Three countries sign water supply agreement with Lesotho


Four ministers from Lesotho, Botswana, Namibia and South Africa have signed an agreement to commence a dam construction and water supply pipeline from Lesotho to Botswana.

The ministers responsible for water supply in the respective countries met in Kasane last week to give a green light to the commencement of a feasibility study for the project.

The study to be funded by the African Development Bank to the tune of US$2.3 million,  will take 24 months to complete, the Minister of Land Management, Water and Sanitation Services, Prince Maele told journalists last Friday. The four countries are members of the Orange-Senqu River Commission (ORASECOM).

Maele said the feasibility study will inform the size of the dam to be built in Lesotho.

“At this moment we cannot say what size the dam will be, but the findings of the feasibility study will inform us on what size is needed and the budget thereof,” he said on Friday.

The pipeline to feed Botswana is expected to be around 600 kilometres and will supply villages in the southern part of the country and the Greater Gaborone area.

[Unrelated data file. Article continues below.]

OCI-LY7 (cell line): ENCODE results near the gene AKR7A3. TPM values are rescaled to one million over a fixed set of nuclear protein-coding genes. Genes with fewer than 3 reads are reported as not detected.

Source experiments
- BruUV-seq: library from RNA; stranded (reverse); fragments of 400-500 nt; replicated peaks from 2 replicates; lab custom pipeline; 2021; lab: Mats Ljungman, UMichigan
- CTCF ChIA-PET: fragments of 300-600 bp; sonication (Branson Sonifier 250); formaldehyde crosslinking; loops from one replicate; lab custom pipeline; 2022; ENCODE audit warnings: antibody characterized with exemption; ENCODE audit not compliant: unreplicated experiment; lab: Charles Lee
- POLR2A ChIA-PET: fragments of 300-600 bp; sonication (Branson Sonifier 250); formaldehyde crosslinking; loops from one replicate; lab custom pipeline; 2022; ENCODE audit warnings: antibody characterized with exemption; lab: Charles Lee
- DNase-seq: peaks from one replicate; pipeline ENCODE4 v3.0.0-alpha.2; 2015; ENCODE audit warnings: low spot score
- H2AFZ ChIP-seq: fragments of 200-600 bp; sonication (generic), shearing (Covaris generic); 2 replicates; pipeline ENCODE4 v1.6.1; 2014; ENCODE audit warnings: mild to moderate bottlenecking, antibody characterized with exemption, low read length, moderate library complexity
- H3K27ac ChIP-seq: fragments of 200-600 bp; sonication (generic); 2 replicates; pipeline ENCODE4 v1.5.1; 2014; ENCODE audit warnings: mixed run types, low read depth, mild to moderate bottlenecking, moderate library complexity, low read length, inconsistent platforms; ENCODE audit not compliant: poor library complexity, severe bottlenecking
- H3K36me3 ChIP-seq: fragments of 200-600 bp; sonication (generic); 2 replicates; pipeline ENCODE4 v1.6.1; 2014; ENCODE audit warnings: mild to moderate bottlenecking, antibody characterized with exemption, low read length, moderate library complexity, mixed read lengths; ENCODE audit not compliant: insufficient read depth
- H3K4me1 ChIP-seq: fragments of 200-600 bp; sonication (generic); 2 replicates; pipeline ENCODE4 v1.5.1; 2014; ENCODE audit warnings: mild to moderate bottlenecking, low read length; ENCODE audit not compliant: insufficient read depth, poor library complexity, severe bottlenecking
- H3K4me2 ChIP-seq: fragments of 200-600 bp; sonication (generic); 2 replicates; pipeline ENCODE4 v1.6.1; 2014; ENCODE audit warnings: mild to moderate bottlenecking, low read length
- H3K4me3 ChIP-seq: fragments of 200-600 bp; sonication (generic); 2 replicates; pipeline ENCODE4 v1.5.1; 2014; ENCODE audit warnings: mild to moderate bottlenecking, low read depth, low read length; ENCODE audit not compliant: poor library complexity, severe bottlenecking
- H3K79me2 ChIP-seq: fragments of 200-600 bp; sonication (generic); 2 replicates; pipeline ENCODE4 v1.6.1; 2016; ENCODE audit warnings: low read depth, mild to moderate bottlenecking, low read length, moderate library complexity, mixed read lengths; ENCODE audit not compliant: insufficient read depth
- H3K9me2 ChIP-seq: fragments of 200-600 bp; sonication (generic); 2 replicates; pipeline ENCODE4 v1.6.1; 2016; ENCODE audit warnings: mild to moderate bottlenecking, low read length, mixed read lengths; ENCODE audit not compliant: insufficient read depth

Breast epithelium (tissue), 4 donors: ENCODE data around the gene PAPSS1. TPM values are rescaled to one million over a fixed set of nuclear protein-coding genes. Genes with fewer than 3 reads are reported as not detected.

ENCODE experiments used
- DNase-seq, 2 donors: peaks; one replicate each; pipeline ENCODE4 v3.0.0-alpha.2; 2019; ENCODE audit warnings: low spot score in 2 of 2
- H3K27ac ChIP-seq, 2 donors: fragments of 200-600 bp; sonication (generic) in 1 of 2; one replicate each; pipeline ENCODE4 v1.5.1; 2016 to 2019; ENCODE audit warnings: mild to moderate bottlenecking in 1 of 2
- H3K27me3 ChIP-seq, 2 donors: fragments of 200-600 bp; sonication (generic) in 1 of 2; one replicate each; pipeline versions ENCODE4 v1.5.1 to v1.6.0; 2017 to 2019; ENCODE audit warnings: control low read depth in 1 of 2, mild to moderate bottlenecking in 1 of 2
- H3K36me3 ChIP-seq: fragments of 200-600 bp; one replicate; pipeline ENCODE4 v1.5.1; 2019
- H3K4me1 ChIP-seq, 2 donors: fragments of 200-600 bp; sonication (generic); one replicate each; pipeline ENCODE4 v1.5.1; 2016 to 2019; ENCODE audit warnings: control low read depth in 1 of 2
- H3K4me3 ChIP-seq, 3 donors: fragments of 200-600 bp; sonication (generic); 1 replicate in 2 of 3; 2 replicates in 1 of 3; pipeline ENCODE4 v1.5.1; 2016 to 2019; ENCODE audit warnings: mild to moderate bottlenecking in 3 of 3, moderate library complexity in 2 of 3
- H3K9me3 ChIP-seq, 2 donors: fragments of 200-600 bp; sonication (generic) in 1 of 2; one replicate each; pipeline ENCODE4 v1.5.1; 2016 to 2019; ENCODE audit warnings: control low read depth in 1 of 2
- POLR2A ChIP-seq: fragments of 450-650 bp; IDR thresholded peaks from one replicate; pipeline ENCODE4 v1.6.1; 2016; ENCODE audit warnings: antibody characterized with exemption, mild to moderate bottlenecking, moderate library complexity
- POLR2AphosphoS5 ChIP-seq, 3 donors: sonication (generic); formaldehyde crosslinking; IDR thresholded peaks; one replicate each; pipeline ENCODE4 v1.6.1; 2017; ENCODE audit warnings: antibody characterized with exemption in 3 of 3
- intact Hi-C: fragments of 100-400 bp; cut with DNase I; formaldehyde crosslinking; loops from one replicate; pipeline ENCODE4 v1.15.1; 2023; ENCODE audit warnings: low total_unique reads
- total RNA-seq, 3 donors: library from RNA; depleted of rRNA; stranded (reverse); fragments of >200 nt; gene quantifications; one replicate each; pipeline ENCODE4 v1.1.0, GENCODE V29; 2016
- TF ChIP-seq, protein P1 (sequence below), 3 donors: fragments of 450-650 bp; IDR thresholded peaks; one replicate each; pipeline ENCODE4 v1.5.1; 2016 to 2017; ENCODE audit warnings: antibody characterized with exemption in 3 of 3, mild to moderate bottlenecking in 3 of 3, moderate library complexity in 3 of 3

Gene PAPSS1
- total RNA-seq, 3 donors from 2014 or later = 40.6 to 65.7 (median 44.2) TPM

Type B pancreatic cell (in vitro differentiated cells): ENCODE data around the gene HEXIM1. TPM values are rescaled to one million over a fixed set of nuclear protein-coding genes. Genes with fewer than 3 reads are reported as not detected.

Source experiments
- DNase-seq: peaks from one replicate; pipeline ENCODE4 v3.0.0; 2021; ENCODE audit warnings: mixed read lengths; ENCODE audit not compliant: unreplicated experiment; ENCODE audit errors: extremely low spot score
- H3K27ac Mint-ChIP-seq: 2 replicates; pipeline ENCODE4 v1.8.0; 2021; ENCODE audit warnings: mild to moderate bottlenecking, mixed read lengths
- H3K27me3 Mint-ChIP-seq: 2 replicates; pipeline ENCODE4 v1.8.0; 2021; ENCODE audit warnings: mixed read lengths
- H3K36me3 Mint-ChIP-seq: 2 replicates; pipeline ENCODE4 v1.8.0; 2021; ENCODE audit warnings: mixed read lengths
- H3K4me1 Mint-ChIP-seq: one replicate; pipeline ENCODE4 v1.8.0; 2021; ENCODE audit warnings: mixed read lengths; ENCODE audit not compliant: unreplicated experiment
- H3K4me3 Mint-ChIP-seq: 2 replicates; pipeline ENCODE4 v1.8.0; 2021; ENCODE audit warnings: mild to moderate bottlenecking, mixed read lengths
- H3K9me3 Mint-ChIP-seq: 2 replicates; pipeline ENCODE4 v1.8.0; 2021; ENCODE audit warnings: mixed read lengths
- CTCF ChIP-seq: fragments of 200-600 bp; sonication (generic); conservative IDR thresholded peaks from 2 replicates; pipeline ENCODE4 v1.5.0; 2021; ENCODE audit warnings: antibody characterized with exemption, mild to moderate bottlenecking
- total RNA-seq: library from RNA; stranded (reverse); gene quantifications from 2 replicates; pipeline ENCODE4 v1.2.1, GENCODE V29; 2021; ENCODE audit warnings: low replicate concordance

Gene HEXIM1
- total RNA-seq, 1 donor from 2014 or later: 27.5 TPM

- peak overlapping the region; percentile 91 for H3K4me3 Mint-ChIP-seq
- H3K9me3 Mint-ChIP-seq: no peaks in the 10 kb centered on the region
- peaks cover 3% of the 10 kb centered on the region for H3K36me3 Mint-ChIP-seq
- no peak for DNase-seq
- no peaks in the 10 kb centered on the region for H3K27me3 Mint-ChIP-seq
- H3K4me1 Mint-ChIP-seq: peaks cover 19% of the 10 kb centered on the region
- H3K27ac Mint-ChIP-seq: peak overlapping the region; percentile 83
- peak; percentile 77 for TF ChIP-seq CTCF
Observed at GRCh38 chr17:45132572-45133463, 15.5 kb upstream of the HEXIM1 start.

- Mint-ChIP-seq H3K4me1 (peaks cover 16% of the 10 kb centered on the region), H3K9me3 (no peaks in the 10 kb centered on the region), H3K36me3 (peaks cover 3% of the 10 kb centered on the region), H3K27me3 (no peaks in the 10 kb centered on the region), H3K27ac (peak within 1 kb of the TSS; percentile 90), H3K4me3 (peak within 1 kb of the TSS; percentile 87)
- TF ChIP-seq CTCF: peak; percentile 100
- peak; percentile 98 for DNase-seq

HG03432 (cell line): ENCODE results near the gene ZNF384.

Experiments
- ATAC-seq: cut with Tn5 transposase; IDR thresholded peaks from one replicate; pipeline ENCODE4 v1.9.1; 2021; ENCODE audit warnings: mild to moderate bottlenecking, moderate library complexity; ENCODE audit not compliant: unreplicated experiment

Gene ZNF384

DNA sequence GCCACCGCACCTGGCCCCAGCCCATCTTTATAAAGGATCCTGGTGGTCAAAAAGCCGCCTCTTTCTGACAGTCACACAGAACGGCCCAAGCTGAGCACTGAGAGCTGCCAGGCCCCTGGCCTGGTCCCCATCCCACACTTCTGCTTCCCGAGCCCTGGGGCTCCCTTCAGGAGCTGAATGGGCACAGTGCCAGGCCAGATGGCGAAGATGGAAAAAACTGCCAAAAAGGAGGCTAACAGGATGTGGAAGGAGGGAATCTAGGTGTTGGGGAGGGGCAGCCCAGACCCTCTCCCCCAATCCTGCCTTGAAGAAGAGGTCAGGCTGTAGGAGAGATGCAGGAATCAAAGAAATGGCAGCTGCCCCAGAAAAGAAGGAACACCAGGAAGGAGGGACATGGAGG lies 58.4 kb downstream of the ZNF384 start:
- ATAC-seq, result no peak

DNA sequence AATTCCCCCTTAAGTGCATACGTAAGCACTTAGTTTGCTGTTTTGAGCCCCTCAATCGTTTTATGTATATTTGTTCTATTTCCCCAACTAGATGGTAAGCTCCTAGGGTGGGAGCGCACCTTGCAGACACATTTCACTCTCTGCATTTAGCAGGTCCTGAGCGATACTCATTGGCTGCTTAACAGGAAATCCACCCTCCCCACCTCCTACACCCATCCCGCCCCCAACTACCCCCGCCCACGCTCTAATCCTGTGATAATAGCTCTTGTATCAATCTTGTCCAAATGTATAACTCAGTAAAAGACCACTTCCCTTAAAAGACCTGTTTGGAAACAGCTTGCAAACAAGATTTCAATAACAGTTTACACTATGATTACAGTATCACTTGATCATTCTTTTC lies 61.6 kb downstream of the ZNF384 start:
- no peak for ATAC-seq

He said since the pipeline will be running across South Africa, it has been agreed that the villages and towns along the pipeline should also benefit from it. The minister said they hope that the project will commence immediately after the feasibility study has been completed and will alleviate water shortages in the country.

He was confident that despite the recurring political instability in Lesotho, the project will not be affected by this and that there was a serious commitment from the Lesotho government.

He also suggested that Lesotho should be a host for the office that will be established to coordinate the project. The minister and his officials said the Masama West wells were already in operation and supplying water to Gaborone.

He added that they intend to commence the construction of North-South pipeline in the near future. He added that the aging infrastructure is responsible for water shortages because of the leaks that consume about 40% of the water that is distributed in the country.

The minister explained that the country has run out of space for construction of new large dams, adding that financial institutions prefer to provide funding for cross border projects instead of those carried out by individual countries..